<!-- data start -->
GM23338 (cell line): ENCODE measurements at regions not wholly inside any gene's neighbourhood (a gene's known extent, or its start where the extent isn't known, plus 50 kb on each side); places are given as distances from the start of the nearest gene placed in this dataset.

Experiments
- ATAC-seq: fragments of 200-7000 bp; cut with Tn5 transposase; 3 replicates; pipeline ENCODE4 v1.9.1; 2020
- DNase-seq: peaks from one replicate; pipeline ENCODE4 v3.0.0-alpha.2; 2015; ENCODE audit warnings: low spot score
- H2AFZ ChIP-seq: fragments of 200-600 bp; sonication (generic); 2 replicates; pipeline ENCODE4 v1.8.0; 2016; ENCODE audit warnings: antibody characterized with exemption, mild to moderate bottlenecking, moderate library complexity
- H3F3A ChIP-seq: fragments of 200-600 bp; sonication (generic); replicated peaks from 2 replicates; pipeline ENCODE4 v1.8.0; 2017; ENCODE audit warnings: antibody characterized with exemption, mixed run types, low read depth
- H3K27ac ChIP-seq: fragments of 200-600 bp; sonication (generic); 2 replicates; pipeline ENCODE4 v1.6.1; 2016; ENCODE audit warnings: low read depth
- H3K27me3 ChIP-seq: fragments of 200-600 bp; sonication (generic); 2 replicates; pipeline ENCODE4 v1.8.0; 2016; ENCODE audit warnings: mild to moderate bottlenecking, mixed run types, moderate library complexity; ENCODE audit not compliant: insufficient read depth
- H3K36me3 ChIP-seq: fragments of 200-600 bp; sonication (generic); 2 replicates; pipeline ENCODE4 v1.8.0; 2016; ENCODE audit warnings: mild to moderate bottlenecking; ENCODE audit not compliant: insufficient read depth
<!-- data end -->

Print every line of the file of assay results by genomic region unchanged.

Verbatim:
GM23338 (cell line): ENCODE measurements at regions not wholly inside any gene's neighbourhood (a gene's known extent, or its start where the extent isn't known, plus 50 kb on each side); places are given as distances from the start of the nearest gene placed in this dataset.

Experiments
- ATAC-seq: fragments of 200-7000 bp; cut with Tn5 transposase; 3 replicates; pipeline ENCODE4 v1.9.1; 2020
- DNase-seq: peaks from one replicate; pipeline ENCODE4 v3.0.0-alpha.2; 2015; ENCODE audit warnings: low spot score
- H2AFZ ChIP-seq: fragments of 200-600 bp; sonication (generic); 2 replicates; pipeline ENCODE4 v1.8.0; 2016; ENCODE audit warnings: antibody characterized with exemption, mild to moderate bottlenecking, moderate library complexity
- H3F3A ChIP-seq: fragments of 200-600 bp; sonication (generic); replicated peaks from 2 replicates; pipeline ENCODE4 v1.8.0; 2017; ENCODE audit warnings: antibody characterized with exemption, mixed run types, low read depth
- H3K27ac ChIP-seq: fragments of 200-600 bp; sonication (generic); 2 replicates; pipeline ENCODE4 v1.6.1; 2016; ENCODE audit warnings: low read depth
- H3K27me3 ChIP-seq: fragments of 200-600 bp; sonication (generic); 2 replicates; pipeline ENCODE4 v1.8.0; 2016; ENCODE audit warnings: mild to moderate bottlenecking, mixed run types, moderate library complexity; ENCODE audit not compliant: insufficient read depth
- H3K36me3 ChIP-seq: fragments of 200-600 bp; sonication (generic); 2 replicates; pipeline ENCODE4 v1.8.0; 2016; ENCODE audit warnings: mild to moderate bottlenecking; ENCODE audit not compliant: insufficient read depth